The recent “Camilla” incident streamed from the Big Brother house several weeks ago renewed controversy about the show’s suitability for free-to-air TV.

Of course for some, the issue was decided long ago. Victorian Family Council Secretary Bill Muelenberg, Family First Senator Senator Steven Fielding and Queensland Nationals MP Paul Neville have long condemned the show as sleazy and dangerously sexually licentious. In the wake of the weekend’s “incident”, this conga line was joined by the leaders of both major parties. The Opposition Leader lamented the show’s treatment of young women, while the Prime Minister asked Channel Ten to take the “stupid program” off air.

Are calls for media self-censorship evidence of feminist inroads into the sensibilities of the nation’s leaders, the relentless crusade of Christian moralists to control what the rest of us see, hear and read, or just plain commonsense? Was the two minutes that shook the world in the collective bedroom of the Big Brother household evidence of the depravity of today’s male youth, or just how far – in the sexual politics stakes – they’ve come?

Deciding requires us to disentangle the varied business and moral mandates in play. From a commercial point of view, it’s arguable that Channel 10 had little choice but to follow the advice of media studies academic Catherine Lumby and evict the men from the house for being on the wrong side of what Lumby described as the line dividing “sexual behaviour and sexual assault”. The recent axing of Big Brother Adults after pressure from Coalition MPs proved the not inconsiderable sway of the Christian right in this country, and appeasing them by turfing the men out and inviting the Queensland police to investigate made good business sense.

The network’s response, however, says little about whether the behaviour of the two men merited condemnation on moral grounds. Lumby said the men were guilty of sexual assault, while Communications Minister Helen Coonan charged them with objectifying women. But in all the frenetic tut-tutting that surrounded the case, few have considered whether the young men’s response to Camilla’s objection to their unquestionably inappropriate behaviour shows a solid understanding of the key feminist principle that whatever she wears and wherever she goes, when a woman says “no”, she means “no”.

The footage confirms Big Brother’s deliberate construction of sexually charged situations that the young people of the house are expected to smoothly and consistently negotiate before a national audience. In the moments leading up the incident, Camilla – wearing underwear and a cleavage-revealing skivvy – slides into John and Ash’s bed. A moment later, John’s arm is pressing her to the bed, while Ash appears to whip out his genitals and rub them in her face. This part of the story we know.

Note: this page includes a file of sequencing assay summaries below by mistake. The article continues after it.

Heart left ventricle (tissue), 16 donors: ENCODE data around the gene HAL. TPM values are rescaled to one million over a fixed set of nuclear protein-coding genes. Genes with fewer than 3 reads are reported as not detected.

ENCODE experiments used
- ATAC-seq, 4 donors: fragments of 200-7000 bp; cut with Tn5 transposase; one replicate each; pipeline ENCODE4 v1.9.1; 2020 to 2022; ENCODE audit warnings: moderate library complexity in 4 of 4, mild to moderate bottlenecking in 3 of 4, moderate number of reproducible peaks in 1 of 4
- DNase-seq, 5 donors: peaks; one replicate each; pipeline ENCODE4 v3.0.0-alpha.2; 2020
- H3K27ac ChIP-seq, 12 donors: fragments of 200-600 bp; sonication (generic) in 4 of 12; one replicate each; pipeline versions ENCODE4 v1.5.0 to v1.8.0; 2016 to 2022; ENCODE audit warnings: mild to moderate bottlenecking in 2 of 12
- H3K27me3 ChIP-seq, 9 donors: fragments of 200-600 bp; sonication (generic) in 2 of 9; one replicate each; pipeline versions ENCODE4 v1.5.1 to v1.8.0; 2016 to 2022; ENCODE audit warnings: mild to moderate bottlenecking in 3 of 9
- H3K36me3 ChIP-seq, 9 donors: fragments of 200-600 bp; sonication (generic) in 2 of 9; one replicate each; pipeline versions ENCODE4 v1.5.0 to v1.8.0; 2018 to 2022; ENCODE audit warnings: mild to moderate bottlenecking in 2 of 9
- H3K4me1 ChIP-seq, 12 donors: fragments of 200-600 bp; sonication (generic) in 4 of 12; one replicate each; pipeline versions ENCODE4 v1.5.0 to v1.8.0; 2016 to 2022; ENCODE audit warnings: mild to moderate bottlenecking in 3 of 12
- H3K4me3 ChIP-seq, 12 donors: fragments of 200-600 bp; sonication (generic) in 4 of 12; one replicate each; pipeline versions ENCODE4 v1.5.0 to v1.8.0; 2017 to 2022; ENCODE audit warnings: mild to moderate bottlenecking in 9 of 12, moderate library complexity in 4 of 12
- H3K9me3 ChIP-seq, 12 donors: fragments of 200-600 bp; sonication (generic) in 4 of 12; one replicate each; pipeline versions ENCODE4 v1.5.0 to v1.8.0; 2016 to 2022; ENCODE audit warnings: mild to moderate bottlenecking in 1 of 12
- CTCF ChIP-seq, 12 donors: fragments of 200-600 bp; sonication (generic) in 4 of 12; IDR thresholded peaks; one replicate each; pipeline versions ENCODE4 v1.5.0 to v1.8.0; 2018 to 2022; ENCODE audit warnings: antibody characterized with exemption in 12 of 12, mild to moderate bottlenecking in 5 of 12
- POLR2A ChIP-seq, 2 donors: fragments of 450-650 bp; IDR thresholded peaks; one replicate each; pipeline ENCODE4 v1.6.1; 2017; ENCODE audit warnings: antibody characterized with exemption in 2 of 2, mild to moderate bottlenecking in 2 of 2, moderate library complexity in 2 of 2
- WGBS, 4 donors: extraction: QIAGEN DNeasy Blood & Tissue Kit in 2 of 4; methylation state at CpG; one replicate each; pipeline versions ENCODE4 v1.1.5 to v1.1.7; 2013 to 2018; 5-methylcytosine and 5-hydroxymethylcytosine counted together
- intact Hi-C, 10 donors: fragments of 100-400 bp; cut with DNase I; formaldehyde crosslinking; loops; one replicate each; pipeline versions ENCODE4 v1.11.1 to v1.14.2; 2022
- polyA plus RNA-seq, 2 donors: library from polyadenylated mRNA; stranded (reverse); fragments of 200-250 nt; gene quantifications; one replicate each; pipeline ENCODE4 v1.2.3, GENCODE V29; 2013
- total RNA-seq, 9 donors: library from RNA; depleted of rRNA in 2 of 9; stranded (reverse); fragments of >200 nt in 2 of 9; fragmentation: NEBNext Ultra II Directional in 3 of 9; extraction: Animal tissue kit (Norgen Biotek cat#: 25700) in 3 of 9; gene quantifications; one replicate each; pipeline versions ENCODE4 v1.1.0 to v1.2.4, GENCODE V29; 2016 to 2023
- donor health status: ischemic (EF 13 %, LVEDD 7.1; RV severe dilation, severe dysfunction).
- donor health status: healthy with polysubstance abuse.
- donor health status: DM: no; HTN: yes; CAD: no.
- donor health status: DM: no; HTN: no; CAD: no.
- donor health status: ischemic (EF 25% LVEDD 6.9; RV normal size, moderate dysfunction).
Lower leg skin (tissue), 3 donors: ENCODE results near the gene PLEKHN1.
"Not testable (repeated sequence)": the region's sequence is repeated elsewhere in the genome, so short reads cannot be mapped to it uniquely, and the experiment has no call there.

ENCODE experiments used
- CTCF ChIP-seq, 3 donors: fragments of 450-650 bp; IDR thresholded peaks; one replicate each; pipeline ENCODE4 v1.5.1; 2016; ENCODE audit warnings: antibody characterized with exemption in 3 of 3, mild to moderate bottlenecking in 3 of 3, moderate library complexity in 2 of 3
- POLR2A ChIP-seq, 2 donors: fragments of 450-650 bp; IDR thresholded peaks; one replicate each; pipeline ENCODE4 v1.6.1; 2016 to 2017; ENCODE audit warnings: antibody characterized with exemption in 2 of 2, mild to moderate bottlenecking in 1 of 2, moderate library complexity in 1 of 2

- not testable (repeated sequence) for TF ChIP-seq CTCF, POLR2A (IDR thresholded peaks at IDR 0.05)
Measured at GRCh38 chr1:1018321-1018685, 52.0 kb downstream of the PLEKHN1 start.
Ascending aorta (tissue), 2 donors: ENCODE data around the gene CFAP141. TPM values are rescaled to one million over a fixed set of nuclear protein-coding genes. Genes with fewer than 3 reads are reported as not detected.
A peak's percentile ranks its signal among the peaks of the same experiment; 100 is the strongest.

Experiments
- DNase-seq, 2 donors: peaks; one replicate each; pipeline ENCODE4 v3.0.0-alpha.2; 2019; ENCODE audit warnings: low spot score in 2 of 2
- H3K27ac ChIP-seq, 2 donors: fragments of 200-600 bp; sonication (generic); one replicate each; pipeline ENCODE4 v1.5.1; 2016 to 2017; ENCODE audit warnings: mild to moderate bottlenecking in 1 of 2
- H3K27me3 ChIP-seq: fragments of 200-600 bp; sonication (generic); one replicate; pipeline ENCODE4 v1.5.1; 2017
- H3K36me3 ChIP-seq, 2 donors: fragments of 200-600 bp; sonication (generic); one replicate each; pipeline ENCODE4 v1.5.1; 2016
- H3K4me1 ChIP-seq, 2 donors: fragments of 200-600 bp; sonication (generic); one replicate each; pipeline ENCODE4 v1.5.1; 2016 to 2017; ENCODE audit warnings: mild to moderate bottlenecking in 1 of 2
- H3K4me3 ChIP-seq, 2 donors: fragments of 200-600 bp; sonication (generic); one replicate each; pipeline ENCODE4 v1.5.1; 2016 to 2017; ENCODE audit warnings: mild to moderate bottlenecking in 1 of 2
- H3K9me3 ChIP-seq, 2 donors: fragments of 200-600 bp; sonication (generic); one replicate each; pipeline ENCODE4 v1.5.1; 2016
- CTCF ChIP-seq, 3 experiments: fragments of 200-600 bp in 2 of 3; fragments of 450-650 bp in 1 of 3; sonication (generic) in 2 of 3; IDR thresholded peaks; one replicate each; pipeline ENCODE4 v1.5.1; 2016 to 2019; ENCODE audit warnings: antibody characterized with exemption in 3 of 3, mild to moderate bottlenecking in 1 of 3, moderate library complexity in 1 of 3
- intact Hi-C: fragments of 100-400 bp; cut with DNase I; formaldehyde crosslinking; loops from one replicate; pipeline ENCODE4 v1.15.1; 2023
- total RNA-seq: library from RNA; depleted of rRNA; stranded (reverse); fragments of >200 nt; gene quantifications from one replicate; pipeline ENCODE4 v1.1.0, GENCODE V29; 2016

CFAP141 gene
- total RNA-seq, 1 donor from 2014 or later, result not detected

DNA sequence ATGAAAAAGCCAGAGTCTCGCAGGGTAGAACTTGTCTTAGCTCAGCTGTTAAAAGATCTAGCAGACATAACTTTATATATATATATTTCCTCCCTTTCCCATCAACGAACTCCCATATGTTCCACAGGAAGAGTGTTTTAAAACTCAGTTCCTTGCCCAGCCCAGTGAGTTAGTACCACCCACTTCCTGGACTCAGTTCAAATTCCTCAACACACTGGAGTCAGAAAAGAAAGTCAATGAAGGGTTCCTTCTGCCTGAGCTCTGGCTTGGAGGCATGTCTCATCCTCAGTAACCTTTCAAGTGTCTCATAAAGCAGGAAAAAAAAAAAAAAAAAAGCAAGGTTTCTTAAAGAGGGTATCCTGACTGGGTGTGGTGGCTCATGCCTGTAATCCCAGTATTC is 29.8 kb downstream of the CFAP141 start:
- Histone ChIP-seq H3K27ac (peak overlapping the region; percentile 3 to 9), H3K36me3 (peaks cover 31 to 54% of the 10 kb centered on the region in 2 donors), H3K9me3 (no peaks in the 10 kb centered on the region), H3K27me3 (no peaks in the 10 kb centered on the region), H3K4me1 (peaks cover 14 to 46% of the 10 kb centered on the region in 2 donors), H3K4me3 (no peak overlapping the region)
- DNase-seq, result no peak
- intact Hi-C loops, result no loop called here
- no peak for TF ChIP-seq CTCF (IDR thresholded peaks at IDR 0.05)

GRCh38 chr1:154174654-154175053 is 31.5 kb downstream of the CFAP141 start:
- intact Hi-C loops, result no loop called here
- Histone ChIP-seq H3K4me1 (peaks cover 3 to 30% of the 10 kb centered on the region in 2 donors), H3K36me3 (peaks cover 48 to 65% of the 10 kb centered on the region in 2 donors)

What has received less attention is what comes next. Camilla vocally objects to what is happening to her and the lads withdraw, immediately and fully.

There is no question that John and Ash’s forceful act of restraint and sexual domination of

Camilla should not – without her express and prior permission – have taken place. For this, they owed her a sincere and profound apology. However, it seems an act of deliberate blindness to ignore the alacrity with which the men responded to her insistence that they back off. Surveys continue to show a disturbing number of men continue to believe women really mean “yes” when they say “no”. John and Ash, however, don’t appear to be among them.

Maintaining consent as the key arbiter of what constitutes assault or otherwise deviant behaviour is critical to preserving the liberation of female desire and sexuality for which second-generation feminists strove. Women can fancy a threesome, dig S& M or fantasise about gerbils. As long as they are competent, and freely give their consent, neither the label “victim” or “slut” should apply.

The opposing point of view – endorsed by an uneasy colation of radical anti-porn feminist and Christian crusaders – is that some (mostly male) sexual behaviour is intrinsically aggressive or otherwise sinful, and needs to be curtailed, for the sake of women and/or civilisation as a whole.

We can laugh at the arrogance and narrow-mindedness of such views, but the barbarians are at the gate. Maintaining individual control over what we watch, the privacy of our bedroom and how we define and express our desires and capacities as men and women requires that we consistently affirm, in art as well as in life, the important of consent in defining what we do – and is done to us — as right or wrong.

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